MADISON — Citing a decline in the demand for paper across North America, a representative of the board of assessors said Monday that the value of Madison Paper Industries, the local paper mill, will be decreasing by about $150 million in the upcoming year.
The mill, which was assessed at $229.7 million in 2013 and makes up about 40 percent of the town’s property tax base, will now be valued at $80 million.
“This has been an issue that the board of assessors and I have been reviewing and studying for a while,” said William Van Tuinen, assistant to the board of assessors, during a selectmen’s meeting Monday night. “We’ve had information provided by the taxpayer in answer to many of our questions, discussions of a very frank nature with the management of UPM, and we’ve looked at the overall situation of the paper industry as a whole as well as the situation of UPM within that industry. It’s a very, very substantial reduction in valuation.”
The change in valuation is expected to increase the tax rate from $17.53 per $1,000 of assessed value to about $23.20 per $1,000, according to Van Tuinen, although he said the mill rate and assessment have not been finalized yet.
The change represents about a 30 percent increase in the tax rate and left selectmen with questions about how to raise the money without shifting the entire burden on to homeowners. School, county and town budgets have already been set.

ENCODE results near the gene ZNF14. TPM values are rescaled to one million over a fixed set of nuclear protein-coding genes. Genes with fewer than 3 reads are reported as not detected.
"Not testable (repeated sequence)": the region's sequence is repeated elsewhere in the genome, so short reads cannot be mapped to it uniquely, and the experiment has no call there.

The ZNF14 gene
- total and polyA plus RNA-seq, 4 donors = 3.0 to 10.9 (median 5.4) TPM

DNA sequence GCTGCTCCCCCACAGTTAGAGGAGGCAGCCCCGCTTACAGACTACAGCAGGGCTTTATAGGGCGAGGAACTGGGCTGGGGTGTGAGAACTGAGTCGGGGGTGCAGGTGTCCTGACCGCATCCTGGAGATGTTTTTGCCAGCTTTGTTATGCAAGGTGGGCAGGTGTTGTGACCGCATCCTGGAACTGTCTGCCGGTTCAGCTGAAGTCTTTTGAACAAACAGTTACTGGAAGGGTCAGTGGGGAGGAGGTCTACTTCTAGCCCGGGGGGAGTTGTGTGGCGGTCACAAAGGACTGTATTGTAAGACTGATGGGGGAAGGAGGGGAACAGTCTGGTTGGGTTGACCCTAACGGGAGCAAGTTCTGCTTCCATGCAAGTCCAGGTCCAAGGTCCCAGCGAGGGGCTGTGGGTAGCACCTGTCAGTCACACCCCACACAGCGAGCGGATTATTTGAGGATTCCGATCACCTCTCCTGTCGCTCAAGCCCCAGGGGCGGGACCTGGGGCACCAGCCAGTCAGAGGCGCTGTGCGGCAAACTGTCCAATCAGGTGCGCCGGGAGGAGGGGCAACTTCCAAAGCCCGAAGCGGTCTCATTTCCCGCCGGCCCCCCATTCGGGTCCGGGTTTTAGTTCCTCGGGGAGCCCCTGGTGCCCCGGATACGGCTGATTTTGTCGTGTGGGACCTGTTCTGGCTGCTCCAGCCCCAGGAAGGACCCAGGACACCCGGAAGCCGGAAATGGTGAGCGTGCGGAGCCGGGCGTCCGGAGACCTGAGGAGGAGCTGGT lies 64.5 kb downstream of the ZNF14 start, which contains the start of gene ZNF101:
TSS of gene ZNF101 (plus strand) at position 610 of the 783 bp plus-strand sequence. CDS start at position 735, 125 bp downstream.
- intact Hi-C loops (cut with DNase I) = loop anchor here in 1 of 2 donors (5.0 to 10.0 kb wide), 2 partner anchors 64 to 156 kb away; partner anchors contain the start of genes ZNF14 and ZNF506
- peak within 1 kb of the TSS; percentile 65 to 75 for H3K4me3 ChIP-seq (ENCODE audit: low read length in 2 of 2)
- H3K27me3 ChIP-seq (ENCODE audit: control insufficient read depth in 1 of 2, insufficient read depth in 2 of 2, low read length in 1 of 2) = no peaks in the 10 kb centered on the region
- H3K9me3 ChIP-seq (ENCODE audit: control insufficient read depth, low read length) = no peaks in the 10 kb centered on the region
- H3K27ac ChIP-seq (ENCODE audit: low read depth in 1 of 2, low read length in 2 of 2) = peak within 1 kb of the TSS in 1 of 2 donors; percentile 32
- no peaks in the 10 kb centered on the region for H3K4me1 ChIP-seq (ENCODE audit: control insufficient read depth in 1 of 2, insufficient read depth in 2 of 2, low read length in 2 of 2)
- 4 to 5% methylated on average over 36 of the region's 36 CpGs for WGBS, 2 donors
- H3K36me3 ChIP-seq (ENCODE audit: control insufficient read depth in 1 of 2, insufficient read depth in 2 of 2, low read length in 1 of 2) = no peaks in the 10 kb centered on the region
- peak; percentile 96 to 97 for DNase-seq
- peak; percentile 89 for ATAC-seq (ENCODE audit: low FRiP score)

“It’s just terribly frustrating,” said Jack Ducharme, vice chairman of the board of selectmen. “When we came out of town meeting the tax rate we calculated should have netted about $16 per $1,000. After we went through that process, we find out we’re going to lose another $2 million on top of that. It’s just extremely frustrating.”
The drop in assessment has been happening gradually but has not always been reflected in the amount of taxes the mill pays, said Van Tuinen.
“There are a number of factors affecting the paper industry as a whole, especially the printed paper industry, which has become a mature, declining industry,” he said. “There is a decline for paper products in North America and that is a trend that is expected to continue.”
And while paper mills across the state are facing similar problems, Van Tuinen said the challenges have been particularly tough for Madison, a producer of super calendered magazine paper, which in recent years has also faced increasing competition from foreign producers.
VanTuinen, who is also the assessor for the town of Skowhegan, is scheduled to meet with the Skowhegan board of selectmen and the town’s attorney in an executive session Tuesday night.
“In the case of the Skowhegan mill, there has been a substantial amount of discussion between the mill and the town,” he said. “Nothing has been finalized or made public to date.”
In June voters in Skowhegan authorized selectmen to spend up to $300,000 for appraisal costs and legal fees related to a revaluation of the tax assessment for the Sappi Fine Paper North America mill on U.S. Route 201.
Madison officials have the option to ask the school district and county to reconsider their budgets or to go through an appeals process with the state, although the process can take up to two years, said Van Tuinen.
“I’m disappointed to find it out this late in the game, after all the budgets are set and just two or three weeks before tax commitments are set,” said selectman Paul Fortin. “I just can’t believe it’s this type of number.”
Selectmen are planning to hold a public meeting to inform the public on the tax rate, but a date has not yet been set.
Rachel Ohm — 612-2368